Stephen Meyer's Bogus Information Theory
By Jeffrey Shallit
Posted on January 18, 2010
A couple of months ago, I finished a first reading of Stephen Meyer's new book, Signature in the Cell. It was very slow going because there is so much wrong with it, and I tried to take notes on everything that struck me.
things struck me as I read it: first, its essential dishonesty, and
second, Meyer's significant misunderstandings of information theory.
I'll devote a post to the book's many mispresentations another day, and
concentrate on information theory today. I'm not a biologist, so I'll
leave a detailed discussion of what's wrong with his biology to others.
In Signature in the Cell,
Meyer talks about three different kinds of information: Shannon
information, Kolmogorov information, and a third kind that has been
invented by ID creationists and has no coherent definition. I'll call
the third kind "creationist information".
Shannon's theory is
a probabilistic theory. Shannon equated information with a reduction in
uncertainty. He measured this by computing the reduction in entropy,
where entropy is given by -log2 p and p is a
probability. For example, if I flip two coins behind my back, you don't
know how either of them turned out, so your information about the
results is 0. If I now show you one coin, then I have reduced your
uncertainty about the results by -log2 1/2 = 1 bit. If I show you both, I have introduced your uncertainty by -log2 1/4 = 2 bits. Shannon's theory is completely dependent
on probability; without a well-defined probability distribution on the
objects being discussed, one cannot compute Shannon information. If one
cannot realistically estimate the probabilities, any discussion of the
relevant information is likely to be bogus.
Kolmogorov's theory of information makes no reference to probability
distributions at all. It measures the information in a string relative
to some universal computing model. Roughly speaking, the Kolmogorov
information in (or complexity of) a string x of symbols
is the length of the shortest program P and input I such that P outputs
x on input I. For example, the Kolmogorov complexity of a bit string of
length n that starts 01101010001..., where bit i is 1 if i is a prime
and 0 otherwise, is bounded above by log2 n + C, where C is a constant that takes into account the size of the program needed to test primality.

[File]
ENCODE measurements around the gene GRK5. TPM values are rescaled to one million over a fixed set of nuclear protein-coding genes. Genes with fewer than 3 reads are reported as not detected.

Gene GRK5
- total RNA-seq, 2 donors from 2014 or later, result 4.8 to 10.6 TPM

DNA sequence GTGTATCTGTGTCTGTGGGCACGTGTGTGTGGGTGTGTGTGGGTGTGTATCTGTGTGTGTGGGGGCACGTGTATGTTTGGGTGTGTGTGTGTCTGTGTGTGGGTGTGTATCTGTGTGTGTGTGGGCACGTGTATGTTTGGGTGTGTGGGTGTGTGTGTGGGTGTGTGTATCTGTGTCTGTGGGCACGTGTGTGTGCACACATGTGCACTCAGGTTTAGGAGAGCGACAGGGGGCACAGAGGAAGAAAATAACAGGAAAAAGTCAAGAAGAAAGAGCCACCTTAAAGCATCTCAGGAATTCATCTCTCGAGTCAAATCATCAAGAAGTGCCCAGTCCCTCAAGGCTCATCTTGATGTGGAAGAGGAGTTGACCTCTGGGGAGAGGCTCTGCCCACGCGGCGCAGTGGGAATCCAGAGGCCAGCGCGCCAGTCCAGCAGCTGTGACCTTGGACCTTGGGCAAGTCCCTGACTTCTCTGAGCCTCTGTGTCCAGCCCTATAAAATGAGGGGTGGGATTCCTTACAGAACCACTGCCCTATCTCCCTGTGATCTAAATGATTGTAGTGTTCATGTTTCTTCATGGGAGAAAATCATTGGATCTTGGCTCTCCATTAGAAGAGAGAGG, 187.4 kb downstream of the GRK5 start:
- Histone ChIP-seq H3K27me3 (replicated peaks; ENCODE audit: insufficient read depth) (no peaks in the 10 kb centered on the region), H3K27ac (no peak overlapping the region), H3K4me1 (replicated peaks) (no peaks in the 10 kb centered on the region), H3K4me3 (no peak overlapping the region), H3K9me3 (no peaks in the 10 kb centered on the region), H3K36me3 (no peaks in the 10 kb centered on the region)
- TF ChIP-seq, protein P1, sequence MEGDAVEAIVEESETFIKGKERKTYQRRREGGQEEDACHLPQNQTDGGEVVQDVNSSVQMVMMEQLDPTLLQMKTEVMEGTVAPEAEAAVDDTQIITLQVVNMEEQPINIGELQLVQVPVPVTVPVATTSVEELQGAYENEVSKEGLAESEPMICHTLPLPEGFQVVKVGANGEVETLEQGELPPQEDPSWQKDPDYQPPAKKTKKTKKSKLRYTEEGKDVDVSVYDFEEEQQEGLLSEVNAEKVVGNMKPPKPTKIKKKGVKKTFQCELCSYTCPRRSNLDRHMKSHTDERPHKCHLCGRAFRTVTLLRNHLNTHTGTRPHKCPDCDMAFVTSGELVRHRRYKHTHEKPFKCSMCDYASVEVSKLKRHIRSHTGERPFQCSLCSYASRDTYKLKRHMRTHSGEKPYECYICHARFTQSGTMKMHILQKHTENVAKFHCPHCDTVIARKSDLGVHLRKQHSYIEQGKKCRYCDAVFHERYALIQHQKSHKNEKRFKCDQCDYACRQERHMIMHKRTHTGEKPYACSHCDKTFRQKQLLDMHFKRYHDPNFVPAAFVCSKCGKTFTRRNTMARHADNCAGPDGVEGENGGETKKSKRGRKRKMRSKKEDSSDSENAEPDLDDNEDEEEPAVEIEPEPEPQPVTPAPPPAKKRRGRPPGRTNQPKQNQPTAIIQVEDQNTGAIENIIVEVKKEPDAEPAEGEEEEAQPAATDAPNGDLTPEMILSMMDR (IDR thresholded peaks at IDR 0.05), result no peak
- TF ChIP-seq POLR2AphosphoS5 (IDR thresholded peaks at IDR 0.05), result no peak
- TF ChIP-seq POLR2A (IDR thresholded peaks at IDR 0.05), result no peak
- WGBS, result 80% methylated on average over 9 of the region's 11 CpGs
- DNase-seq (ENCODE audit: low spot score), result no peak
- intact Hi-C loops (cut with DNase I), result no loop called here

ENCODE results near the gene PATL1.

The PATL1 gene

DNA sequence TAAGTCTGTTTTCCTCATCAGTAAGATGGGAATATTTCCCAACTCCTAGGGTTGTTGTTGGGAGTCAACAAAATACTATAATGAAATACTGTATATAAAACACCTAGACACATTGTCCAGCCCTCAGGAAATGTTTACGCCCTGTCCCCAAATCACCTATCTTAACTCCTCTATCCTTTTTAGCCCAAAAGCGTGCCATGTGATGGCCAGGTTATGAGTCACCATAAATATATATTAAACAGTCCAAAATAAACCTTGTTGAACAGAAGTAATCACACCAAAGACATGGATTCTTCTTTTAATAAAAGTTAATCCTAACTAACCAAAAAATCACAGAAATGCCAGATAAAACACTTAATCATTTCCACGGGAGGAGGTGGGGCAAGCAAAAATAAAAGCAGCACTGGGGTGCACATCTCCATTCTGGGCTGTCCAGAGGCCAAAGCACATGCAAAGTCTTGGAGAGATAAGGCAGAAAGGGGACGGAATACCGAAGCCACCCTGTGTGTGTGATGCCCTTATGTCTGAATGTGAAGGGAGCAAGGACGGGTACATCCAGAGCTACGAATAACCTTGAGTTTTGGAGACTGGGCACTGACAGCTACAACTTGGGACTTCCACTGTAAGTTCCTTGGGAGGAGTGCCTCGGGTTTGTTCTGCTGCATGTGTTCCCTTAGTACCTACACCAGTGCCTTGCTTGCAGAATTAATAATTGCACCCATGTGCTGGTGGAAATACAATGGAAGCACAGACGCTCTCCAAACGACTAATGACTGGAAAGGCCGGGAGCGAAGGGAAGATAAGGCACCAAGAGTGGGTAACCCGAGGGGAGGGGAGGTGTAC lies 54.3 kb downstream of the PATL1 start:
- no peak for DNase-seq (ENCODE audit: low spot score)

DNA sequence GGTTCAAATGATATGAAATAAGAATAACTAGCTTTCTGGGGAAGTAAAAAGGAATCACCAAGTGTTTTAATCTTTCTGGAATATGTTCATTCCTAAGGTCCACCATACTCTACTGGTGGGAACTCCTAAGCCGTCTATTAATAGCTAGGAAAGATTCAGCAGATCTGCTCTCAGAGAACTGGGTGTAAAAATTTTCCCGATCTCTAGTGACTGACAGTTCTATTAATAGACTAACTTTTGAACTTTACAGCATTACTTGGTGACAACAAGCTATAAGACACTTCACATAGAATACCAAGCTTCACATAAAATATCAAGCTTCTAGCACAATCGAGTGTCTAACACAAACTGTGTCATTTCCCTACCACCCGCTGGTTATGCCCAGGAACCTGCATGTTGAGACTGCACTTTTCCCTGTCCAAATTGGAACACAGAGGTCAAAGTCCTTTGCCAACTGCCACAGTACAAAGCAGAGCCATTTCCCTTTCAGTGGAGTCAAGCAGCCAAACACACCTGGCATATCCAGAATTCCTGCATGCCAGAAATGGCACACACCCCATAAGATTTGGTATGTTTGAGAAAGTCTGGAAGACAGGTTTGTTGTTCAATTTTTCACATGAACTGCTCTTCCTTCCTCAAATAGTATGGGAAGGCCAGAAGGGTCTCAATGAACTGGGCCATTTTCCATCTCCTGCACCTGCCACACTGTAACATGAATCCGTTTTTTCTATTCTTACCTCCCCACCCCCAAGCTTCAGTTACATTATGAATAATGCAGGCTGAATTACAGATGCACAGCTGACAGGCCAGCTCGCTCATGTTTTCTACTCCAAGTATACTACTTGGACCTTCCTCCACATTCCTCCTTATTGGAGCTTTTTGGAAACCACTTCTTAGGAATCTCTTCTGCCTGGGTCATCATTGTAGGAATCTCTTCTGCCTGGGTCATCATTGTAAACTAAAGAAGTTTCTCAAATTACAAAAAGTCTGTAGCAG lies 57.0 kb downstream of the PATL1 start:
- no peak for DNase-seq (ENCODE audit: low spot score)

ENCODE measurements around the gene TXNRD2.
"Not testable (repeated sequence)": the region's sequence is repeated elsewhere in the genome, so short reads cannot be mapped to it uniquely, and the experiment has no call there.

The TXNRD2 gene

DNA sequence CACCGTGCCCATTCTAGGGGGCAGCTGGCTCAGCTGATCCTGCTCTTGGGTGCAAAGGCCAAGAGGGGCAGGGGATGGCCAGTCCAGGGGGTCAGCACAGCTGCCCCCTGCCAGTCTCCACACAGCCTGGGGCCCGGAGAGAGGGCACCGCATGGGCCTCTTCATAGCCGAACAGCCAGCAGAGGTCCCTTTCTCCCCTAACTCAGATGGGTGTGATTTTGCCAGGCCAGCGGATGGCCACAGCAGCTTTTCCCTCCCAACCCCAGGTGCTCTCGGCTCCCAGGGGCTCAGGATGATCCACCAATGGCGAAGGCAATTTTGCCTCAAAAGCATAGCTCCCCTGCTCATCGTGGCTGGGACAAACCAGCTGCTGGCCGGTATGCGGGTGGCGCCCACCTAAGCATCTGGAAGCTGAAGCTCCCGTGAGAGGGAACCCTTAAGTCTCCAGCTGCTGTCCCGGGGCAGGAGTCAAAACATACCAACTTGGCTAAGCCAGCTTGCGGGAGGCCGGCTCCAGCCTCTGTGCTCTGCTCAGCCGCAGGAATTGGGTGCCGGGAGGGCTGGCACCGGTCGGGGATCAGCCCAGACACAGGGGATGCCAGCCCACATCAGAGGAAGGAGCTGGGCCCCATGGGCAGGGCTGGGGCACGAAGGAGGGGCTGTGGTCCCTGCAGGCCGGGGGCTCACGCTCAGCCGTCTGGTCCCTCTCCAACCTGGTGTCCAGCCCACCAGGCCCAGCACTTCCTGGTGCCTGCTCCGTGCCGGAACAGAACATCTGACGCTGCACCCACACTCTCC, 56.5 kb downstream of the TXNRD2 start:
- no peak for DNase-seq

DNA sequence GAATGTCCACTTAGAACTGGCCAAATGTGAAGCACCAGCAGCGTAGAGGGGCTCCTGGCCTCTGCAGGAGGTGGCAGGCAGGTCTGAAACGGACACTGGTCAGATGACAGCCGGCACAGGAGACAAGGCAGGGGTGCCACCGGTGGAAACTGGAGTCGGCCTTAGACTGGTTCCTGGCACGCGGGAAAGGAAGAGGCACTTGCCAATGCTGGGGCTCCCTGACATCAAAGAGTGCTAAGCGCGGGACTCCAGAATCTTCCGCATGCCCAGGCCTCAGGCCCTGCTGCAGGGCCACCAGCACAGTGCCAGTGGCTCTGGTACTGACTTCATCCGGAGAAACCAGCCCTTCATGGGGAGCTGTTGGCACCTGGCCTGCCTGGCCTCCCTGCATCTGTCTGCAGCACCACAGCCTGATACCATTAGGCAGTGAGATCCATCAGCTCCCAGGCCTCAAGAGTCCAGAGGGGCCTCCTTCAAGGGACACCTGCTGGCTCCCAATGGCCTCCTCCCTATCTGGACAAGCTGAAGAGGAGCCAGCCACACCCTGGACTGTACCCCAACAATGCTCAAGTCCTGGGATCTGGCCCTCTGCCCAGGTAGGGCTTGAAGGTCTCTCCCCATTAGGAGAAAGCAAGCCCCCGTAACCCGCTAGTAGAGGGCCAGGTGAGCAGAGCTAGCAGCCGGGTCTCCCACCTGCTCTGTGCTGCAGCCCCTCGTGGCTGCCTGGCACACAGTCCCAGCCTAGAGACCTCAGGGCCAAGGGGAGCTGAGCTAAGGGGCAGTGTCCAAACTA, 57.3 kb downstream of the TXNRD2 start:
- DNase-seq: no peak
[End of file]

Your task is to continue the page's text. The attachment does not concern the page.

Neither Shannon's nor Kolmogorov's theory has anything to do with meaning.
For example, a message can be very meaningful to humans, and yet have
little Kolmogorov information (such as the answer "yes" to a marriage
proposal), and have little meaning to humans, yet have much Kolmogorov
information (such as most strings obtained by 1000 flips of a fair
Both Shannon's and Kolmogorov's theories are
well-grounded mathematically, and there are thousands of papers
explaining them and their consequences. Shannon and Kolmogorov
information obey certain well-understood laws, and the proofs are not
Creationist information, as discussed by Meyer, is an
incoherent mess. One version of it has been introduced by William
Dembski, and criticized in detail by Mark Perakh, Richard Wein, and
many others (including me). Intelligent design creationists love to
call it "specified information" or "specified complexity" and imply
that it is widely accepted by the scientific community, but this is not
the case. There is no paper in the scientific literature that gives a
rigorous and coherent definition of creationist information; nor is it
used in scientific or mathematical investigations.
doesn't define it rigorously either, but he rejects the
well-established measures of Shannon and Kolmogorov, and wants to use a
common-sense definition of information instead. On page 86 he
approvingly quotes the following definition of information: "an
arrangement or string of characters, specifically one that accomplishes
a particular outcome or performs a communication function". For Meyer,
a string of symbols contains creationist information only if it communicates or carries out some function. However, he doesn't say explicitly how much